Dailey: 'Not in My Squad' works to empower NCOs

By David VergunOctober 14, 2015

Dailey: 'Not in My Squad' works to empower NCOs
(Photo Credit: U.S. Army) VIEW ORIGINAL

WASHINGTON (Army News Service, Oct. 13, 2015) -- "Not in My Squad" is a grass-roots approach to creating a climate of dignity, respect and cohesion, Sgt. Maj. of the Army, or SMA, Daniel A. Dailey said.

Dailey delivered opening remarks during the annual meeting of the Association of the United States Army-hosted SMA's Professional Development Forum here, Oct. 13.

"Our first-line leaders are charged with the care of our Soldiers both on and off duty," he said, adding that the best place to fix the Army's problems is with them.

Not in My Squad, or NIMS, addresses more than sexual assault, he explained. It also relates to such things as leadership, training and physical fitness.

NIMS is about noncommissioned officers, or NCOs, taking responsibility and senior leaders empowering them to do that, Dailey said. "I don't want to put band-aids on cuts. I want to prevent cuts."

The SMA then related his own experiences as a junior NCO.

"As a young squad leader, I always used to say that the responsibility for every one of the Soldiers in my squad is mine," he said. "And, if this isn't the best squad in the Army, then it's my job to do something about it."

That just doesn't pertain to the squad level, Dailey said. "I don't want you to think it stops there. It's not in my platoon. It's not in my company. It's not in my battalion. It's not in my brigade. It's not in my division. It's not in my corps. And it's not going to be in my Army."


Small-group discussions among about 200 senior NCOs followed, focusing on "identity, climate and culture," with each group then presenting its opinions and ideas.

Sgt. Maj. David L. Stewart, assigned to U.S. Army Training and Doctrine Command's Center for the Army Profession and Ethic, or CAPE, located at the U.S. Military Academy in West Point, New York, said he and his team will be bringing workshops like this to installations across the Army over the next couple of years.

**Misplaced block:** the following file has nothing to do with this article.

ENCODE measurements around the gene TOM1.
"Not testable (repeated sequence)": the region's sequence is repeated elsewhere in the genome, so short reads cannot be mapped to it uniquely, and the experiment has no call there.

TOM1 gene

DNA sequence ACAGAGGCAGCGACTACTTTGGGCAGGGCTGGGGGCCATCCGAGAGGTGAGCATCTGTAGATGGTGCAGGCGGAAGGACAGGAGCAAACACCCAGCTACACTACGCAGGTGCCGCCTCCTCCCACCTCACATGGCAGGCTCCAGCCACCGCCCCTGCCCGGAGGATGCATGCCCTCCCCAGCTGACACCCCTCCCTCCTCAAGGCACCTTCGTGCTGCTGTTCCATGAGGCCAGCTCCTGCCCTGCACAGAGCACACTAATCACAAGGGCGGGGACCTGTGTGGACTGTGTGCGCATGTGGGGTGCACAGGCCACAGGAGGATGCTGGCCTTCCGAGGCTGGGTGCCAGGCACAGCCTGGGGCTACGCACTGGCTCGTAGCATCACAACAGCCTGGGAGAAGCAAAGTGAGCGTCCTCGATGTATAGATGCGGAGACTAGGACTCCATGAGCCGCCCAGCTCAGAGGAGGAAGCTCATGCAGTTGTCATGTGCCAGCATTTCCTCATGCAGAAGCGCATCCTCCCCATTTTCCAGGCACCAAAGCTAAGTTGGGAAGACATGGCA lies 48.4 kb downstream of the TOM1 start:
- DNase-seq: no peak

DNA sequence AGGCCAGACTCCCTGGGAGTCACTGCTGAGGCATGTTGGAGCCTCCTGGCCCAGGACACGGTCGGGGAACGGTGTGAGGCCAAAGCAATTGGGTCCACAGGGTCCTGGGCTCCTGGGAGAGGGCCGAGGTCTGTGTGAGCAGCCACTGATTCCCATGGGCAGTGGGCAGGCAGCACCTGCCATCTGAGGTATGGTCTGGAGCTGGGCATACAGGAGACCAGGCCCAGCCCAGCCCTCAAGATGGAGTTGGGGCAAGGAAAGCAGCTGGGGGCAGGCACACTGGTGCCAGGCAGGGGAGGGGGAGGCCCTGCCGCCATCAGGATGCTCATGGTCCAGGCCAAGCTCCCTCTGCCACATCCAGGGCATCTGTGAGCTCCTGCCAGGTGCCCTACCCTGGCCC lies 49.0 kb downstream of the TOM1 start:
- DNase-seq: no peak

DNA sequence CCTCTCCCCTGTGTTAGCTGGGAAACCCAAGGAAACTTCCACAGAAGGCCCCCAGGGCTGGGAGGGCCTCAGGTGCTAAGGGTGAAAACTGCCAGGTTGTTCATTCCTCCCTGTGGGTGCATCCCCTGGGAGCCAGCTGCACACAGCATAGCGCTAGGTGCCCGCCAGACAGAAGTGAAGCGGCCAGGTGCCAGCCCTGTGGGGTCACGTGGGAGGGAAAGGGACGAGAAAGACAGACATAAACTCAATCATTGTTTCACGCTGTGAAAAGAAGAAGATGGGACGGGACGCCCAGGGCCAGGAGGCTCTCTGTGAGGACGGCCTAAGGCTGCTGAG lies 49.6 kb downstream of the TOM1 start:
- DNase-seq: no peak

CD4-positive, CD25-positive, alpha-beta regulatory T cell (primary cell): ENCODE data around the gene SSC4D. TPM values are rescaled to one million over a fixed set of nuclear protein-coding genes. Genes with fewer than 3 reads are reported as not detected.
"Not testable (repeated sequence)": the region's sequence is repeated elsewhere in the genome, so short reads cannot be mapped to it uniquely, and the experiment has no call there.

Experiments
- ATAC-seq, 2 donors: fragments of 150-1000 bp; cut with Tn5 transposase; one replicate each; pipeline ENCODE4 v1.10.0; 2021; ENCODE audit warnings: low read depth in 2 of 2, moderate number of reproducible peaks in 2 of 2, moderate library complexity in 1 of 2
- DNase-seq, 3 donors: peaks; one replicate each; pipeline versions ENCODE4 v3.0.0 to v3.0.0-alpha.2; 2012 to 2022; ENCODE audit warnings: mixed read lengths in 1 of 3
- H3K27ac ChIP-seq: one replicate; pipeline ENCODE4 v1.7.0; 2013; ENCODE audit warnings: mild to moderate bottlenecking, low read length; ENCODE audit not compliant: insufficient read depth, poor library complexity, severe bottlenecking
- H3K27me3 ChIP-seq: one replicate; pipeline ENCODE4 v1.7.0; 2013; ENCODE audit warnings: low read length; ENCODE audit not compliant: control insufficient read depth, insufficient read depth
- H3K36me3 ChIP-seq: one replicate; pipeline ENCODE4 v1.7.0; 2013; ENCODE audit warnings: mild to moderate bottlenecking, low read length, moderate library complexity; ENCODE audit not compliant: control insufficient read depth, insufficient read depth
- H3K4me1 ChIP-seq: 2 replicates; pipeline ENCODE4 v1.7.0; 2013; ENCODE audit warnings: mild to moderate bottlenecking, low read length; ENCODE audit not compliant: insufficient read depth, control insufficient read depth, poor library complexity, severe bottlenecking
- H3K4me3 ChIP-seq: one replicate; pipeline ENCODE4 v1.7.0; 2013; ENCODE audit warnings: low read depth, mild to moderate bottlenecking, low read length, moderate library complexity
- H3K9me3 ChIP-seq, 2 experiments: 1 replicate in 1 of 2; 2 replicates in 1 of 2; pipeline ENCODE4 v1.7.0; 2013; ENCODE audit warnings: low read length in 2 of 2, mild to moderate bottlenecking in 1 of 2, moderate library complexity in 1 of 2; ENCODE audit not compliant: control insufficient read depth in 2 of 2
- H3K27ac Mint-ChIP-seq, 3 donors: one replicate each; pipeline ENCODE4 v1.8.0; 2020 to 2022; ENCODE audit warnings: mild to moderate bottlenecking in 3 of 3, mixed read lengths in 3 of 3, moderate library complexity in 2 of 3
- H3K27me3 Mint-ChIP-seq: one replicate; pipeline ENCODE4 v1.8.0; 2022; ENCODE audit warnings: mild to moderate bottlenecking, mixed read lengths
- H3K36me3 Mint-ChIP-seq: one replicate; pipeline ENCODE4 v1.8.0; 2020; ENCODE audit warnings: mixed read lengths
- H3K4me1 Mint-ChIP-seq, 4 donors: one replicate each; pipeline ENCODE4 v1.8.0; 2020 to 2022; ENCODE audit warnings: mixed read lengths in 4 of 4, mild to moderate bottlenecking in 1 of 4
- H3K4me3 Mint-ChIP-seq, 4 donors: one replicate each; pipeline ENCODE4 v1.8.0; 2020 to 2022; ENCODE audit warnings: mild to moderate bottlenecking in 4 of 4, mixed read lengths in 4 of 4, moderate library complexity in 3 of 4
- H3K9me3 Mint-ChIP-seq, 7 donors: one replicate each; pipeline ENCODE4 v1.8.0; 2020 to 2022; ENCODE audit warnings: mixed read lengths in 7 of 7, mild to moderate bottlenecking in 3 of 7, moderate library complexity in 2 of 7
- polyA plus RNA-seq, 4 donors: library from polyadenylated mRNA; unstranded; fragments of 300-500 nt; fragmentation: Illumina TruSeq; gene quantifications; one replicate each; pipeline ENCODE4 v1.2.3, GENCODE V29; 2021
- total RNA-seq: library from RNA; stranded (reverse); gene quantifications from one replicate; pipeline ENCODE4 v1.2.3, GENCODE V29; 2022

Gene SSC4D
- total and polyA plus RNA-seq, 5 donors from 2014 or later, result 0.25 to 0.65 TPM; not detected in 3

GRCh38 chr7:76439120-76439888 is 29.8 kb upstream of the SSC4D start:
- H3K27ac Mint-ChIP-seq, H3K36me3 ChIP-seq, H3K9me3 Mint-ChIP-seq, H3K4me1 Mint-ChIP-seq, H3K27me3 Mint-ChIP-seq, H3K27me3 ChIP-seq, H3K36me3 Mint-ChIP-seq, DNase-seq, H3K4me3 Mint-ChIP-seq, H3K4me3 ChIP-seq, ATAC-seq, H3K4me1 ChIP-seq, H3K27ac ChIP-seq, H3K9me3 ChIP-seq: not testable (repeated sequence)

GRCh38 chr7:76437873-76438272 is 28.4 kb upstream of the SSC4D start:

Specifically, the questions posed to the group for discussion were:

- What do you know, think and do about empowerment, time and space and accountability?

- What keeps you from doing that all the time?

- Who and where have you seen these barriers being overcome?

- What other ideas do you have about removing these barriers?

- How and by whom could these skills be taught and promoted at the unit and integrated into everyday training and activities?

- What are other important best practices for squad leaders?

Some of the group presentations that followed focused on improving communications, problem solving, goal setting, self-development, leading by example and inspiring and instilling trust at all levels within the Army.


The Army faced some "challenges" over the last few years, Dailey said. NIMS originated with a discussion group addressing sexual assault and harassment at West Point.

Cadets themselves recognized sexual assault and other issues as their problem, he said. "They didn't need leadership to tell them to fix the problem that really stemmed from within their ranks," Dailey said. "They didn't need anyone to lead them through the problems. They realized that they themselves should take responsibility, so they created their own organization called Cadets Against Assault and Harassment."

Stewart said NIMS then evolved, with discussions with squad leaders from around the Army who met in Arlington, Virginia. To sum up, they focused on "respect and inclusion" as "the most important points to affect change," not just with sexual assault and harassment but with the other problem issues mentioned by the SMA.

Dailey added that some of the genesis for NIMS also resulted from concern expressed by U.S. political leadership that the Army was not taking responsibility for actions by the few bad Soldiers.

The SMA said he's entrusted his life to NCOs in the past and he believes they will be the key to solving the problems and will step up to the plate to make that happen.


Stewart encouraged Soldiers to use the Army's new website, "Not In My Squad Assessment Resource," a tool designed to help improve squad leaders' professional development and make good squads even greater.

The online assessment focuses on four areas:

-- Shared identity of trusted Army professionals

-- Standards and discipline

-- Professional climate

-- Esprit de corps

Related Links:

Not In My Squad Assessment

Army News Service

Sgt. Maj. of the Army Daniel A. Dailey

Army.mil: Inside the Army News

Army.mil: Professional Development Toolkit

STAND-TO!: Not in My Squad. Not in Our Army. We Are Trusted Professionals.

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